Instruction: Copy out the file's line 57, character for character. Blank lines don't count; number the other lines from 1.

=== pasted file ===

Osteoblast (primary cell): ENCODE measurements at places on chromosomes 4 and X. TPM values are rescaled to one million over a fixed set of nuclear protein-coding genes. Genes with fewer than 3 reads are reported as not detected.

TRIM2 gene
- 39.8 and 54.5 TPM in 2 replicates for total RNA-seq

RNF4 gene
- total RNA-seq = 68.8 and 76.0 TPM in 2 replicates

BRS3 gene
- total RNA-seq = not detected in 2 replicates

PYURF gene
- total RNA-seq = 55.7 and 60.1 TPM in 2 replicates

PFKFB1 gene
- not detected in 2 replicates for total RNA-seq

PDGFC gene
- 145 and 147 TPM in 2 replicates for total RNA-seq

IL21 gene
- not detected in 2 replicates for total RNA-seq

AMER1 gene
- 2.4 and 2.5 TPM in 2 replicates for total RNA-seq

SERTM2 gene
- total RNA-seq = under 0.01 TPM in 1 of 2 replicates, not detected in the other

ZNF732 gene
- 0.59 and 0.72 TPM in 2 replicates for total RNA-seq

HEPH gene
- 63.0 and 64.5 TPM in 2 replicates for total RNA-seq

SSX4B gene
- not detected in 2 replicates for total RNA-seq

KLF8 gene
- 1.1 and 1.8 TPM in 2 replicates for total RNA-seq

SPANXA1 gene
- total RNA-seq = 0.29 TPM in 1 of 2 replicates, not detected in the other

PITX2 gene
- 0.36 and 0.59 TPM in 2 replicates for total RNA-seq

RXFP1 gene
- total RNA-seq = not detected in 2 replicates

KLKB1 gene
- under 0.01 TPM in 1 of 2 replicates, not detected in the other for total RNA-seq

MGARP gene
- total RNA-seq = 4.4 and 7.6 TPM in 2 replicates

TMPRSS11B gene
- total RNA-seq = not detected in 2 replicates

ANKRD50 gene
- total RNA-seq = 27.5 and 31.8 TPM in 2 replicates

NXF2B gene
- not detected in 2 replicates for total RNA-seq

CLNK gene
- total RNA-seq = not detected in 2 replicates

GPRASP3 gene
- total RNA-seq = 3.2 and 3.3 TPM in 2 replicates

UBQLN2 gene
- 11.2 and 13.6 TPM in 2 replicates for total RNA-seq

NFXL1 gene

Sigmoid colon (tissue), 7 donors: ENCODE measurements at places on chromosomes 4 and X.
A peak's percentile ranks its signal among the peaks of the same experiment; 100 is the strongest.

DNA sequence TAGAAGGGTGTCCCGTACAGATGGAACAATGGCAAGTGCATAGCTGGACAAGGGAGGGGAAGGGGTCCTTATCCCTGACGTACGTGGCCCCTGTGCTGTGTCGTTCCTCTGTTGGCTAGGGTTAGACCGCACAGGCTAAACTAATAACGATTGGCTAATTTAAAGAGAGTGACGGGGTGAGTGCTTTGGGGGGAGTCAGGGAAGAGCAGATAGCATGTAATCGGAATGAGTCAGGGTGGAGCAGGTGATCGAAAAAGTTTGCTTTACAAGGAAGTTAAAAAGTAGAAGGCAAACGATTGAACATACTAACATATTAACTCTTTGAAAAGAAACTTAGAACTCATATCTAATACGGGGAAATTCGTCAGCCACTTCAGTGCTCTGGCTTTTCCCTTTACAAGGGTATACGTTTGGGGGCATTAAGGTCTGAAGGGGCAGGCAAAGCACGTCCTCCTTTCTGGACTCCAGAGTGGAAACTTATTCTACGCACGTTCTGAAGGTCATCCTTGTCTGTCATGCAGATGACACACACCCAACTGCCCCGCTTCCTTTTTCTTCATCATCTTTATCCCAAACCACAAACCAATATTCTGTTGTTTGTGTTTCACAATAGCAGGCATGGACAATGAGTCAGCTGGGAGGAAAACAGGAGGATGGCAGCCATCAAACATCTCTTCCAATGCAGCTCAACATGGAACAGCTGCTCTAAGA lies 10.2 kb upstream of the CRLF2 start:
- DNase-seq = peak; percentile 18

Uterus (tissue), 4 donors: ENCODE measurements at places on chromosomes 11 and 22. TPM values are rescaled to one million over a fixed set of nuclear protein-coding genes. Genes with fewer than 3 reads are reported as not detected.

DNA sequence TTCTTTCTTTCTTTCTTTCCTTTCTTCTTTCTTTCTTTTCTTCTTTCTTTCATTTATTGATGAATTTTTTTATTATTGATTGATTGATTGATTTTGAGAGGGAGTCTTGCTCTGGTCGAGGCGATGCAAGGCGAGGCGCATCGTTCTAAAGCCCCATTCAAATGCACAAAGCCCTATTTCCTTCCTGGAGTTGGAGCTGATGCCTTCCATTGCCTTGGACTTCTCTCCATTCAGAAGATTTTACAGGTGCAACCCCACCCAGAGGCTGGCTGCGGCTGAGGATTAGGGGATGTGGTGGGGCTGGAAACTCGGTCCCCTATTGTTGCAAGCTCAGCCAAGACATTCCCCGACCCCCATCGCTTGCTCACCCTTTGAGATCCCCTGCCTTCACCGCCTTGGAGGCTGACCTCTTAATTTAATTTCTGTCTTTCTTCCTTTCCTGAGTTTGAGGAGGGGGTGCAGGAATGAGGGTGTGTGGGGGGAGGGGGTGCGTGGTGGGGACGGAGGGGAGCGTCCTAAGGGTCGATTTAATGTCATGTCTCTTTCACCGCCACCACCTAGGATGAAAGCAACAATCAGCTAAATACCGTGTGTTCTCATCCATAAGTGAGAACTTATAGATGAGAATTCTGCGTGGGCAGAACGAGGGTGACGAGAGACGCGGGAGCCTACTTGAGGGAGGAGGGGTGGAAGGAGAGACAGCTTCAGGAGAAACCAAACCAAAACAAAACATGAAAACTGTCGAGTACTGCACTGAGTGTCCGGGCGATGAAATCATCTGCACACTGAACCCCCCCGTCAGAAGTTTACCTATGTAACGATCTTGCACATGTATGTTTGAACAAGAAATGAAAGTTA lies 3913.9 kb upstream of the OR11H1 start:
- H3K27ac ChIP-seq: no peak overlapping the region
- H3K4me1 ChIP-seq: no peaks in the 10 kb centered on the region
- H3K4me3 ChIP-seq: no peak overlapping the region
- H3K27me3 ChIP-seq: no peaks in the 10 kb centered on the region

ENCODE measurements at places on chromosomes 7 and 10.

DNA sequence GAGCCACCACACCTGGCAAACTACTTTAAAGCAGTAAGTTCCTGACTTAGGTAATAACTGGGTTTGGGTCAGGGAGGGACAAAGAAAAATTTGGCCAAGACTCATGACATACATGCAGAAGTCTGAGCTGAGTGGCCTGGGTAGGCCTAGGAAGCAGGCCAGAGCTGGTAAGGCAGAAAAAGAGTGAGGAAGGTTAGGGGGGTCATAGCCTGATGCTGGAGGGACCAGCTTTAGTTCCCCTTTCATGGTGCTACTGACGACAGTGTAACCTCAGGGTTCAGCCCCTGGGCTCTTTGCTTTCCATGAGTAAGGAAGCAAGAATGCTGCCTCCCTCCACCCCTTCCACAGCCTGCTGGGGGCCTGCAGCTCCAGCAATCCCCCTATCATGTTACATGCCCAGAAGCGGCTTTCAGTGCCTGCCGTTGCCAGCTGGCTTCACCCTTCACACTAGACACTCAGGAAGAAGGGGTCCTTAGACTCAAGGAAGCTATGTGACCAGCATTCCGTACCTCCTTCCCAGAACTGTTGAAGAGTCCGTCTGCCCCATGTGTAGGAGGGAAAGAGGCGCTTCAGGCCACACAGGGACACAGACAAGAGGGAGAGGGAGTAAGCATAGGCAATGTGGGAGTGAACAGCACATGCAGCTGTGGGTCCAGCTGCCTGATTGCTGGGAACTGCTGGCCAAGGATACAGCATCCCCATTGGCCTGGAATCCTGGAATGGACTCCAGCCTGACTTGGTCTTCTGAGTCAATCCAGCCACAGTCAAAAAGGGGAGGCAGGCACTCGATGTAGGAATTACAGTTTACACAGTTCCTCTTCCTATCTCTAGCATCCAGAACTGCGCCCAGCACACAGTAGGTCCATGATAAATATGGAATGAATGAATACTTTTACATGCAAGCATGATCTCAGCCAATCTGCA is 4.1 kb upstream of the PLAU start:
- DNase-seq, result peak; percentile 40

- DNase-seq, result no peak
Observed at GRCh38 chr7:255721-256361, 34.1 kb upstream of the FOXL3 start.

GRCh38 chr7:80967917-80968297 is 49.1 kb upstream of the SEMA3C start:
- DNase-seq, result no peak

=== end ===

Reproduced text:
- H3K27ac ChIP-seq: no peak overlapping the region